My favourite film of all time. The following is from an interesting entry from Wikipedia.
Blogger Ref Link http://www.p2pfoundation.net/Multi-Dimensional_Science
|Directed by||Peter Greenaway|
|Produced by||Masato Hara|
|Written by||Peter Greenaway|
|Music by||Michael Nyman|
|Editing by||Marina Rodbyl|
|Release dates||30 August 1991 (UK)|
|Running time||129 minutes|
PlotThe daughter of Prospero, an exiled magician, falls in love with the son of his enemy, while the sorcerer's sprite, Ariel, convinces him to abandon revenge against the traitors from his earlier life. In the film, Prospero stands in for Shakespeare, and is seen writing and speaking the story's action as it unfolds. Prospero's Books is a complex tale based upon William Shakespeare's The Tempest.
Ariel is played by three actors — a boy, an adolescent, and a youth. Each represents a classical elemental. The boy represents water, and is shown perpetually urinating.
- John Gielgud – Prospero
- Michael Clark – Caliban
- Michel Blanc – Alonso
- Erland Josephson – Gonzalo
- Isabelle Pasco – Miranda
- Tom Bell – Antonio
- Kenneth Cranham – Sebastian
- Mark Rylance – Ferdinand
- Gerard Thoolen – Adrian
- Pierre Bokma – Francisco
- Jim van der Woude – Trinculo
- Michiel Romeyn – Stephano
- Paul Russell – Ariel
- James Thiérrée – Ariel
Production and financingJohn Gielgud said a film of The Tempest (as Prospero, as he had been in four stage productions in 1931, 1940, 1957, and 1974) was his life's ambition. He had approached Alain Resnais, Ingmar Bergman, Akira Kurosawa, and Orson Welles about directing him in it, Benjamin Britten to compose its score, and Albert Finney to be Caliban, before Greenaway agreed. The closest the earlier attempts came to being made was in 1967, with Welles as both director and as Caliban to Gielgud's Prospero, but after the commercial failure of Welles and Gielgud's Shakespearean film collaboration, Chimes at Midnight, financing for a cinematic The Tempest collapsed.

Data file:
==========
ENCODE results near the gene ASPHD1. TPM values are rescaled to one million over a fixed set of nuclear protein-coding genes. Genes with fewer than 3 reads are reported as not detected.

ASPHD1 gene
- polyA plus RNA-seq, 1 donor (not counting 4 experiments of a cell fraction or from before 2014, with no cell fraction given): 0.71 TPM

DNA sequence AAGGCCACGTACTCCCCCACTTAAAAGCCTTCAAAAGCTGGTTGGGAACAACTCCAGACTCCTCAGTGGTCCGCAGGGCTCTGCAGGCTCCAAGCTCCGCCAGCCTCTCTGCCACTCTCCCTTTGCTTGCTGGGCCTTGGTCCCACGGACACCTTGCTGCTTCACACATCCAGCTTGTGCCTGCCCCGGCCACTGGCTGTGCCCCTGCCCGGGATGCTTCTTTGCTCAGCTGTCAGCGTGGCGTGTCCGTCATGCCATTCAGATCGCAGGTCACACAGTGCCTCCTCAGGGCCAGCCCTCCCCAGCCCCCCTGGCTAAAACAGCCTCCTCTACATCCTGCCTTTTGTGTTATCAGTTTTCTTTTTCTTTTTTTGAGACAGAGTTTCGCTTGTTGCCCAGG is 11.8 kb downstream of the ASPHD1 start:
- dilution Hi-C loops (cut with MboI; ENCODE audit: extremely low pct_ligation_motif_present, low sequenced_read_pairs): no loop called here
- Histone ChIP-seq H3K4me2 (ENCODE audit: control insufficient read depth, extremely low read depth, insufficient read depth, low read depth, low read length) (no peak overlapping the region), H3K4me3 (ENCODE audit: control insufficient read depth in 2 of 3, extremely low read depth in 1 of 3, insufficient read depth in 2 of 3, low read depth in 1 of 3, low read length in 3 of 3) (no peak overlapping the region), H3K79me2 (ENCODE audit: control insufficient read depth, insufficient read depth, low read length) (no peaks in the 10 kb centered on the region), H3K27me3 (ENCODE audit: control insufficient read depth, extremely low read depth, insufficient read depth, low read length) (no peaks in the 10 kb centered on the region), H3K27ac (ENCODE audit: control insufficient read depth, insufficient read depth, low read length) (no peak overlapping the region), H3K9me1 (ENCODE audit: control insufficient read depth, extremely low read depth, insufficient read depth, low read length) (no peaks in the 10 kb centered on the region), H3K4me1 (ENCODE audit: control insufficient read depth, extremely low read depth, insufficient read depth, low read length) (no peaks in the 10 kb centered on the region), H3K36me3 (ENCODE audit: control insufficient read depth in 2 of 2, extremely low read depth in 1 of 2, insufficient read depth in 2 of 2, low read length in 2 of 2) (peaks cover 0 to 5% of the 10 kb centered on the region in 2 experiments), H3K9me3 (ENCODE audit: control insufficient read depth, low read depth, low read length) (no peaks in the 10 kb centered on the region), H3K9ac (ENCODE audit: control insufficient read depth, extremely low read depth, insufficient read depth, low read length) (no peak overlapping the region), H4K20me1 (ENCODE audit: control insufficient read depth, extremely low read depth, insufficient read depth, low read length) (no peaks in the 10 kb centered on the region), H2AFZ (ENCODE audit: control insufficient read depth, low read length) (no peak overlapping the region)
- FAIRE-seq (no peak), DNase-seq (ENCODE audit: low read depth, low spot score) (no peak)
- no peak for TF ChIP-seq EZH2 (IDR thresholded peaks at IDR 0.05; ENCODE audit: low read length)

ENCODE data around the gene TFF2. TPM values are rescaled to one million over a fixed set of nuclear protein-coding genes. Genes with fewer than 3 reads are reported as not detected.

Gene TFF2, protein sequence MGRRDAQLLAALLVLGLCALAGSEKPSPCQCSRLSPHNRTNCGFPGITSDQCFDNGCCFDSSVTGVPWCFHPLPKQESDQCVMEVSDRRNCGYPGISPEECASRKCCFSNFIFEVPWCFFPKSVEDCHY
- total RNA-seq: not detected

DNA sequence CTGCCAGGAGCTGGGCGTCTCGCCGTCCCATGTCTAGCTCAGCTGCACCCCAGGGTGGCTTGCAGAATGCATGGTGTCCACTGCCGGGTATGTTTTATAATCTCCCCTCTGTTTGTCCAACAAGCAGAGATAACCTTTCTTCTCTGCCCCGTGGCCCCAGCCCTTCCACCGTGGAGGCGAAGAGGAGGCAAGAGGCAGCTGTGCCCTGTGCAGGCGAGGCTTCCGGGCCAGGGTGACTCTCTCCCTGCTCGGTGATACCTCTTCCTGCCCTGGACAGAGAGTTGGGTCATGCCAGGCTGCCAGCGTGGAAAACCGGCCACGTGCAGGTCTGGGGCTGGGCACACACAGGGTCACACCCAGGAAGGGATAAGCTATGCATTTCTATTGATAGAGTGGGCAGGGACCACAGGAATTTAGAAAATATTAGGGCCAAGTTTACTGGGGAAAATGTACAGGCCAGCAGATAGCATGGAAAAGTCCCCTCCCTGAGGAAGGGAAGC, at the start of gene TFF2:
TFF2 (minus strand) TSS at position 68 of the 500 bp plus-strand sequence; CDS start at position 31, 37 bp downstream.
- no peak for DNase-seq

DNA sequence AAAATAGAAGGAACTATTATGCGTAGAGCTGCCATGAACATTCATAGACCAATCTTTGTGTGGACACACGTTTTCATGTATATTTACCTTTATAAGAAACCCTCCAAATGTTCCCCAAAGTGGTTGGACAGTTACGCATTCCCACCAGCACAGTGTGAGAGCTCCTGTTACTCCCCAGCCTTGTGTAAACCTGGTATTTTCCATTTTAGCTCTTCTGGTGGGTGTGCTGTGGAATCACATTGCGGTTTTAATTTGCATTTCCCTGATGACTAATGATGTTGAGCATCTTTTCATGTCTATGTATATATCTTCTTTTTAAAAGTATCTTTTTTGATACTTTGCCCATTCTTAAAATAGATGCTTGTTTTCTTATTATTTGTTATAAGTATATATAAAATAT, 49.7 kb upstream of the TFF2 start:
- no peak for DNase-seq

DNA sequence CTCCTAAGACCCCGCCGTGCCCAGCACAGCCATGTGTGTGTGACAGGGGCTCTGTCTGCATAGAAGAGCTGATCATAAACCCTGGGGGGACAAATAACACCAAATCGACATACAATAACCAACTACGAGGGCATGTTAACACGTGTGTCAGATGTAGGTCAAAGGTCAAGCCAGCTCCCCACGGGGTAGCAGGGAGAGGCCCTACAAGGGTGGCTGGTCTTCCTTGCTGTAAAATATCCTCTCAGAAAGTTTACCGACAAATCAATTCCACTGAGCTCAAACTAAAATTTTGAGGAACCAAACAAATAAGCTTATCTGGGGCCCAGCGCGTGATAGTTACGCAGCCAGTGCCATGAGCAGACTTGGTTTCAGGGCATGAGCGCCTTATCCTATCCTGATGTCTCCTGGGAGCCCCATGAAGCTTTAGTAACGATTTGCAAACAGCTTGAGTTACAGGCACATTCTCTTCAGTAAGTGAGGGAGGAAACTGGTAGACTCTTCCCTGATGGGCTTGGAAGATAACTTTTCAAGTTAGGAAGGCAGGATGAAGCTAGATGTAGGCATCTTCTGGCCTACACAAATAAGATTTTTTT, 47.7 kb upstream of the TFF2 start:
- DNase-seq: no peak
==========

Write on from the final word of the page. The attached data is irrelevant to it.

The film was screened out of competition at the 1991 Cannes Film Festival.
SoundtrackThis was the last of the collaborations between director Peter Greenaway and composer Michael Nyman. Most of the film's music cues, (excepting Ariel's songs and the Masque) are from an earlier concert, La Traversée de Paris and the score from A Zed & Two Noughts. The soundtrack album is Nyman's sixteenth release.
Michael Nyman Band
|Soundtrack album by Michael Nyman|
|Released||November 12, 1991|
|Recorded||PRT Studios and Abbey Road Studios, London|
|Genre||Soundtrack, Contemporary classical, art song, Minimalist music|
|Michael Nyman chronology|
- Produced by David Cunningham
- Engineer: Michael J. Dutton
- Assistant engineer: Dillon Gallagher (PRT), Chris Brown (Abbey Road Studios)
- Mixed by Michael J. Dutton, Michael Nyman, and David Cunningham at PRT Studios and Abbey Road Studios
- Edited at Abbey Road Studios by Peter Mew
- Art Direction: Ann Bradbeer
- Photography: Marc Guillamot
- Design: Creative Partnership
- Artist representative: Don Mousseau
- Sir John Gielgud: A Life in Letters, Arcade Publishing (2004)
- "Festival de Cannes: Prospero's Books". festival-cannes.com. Retrieved 2009-08-12.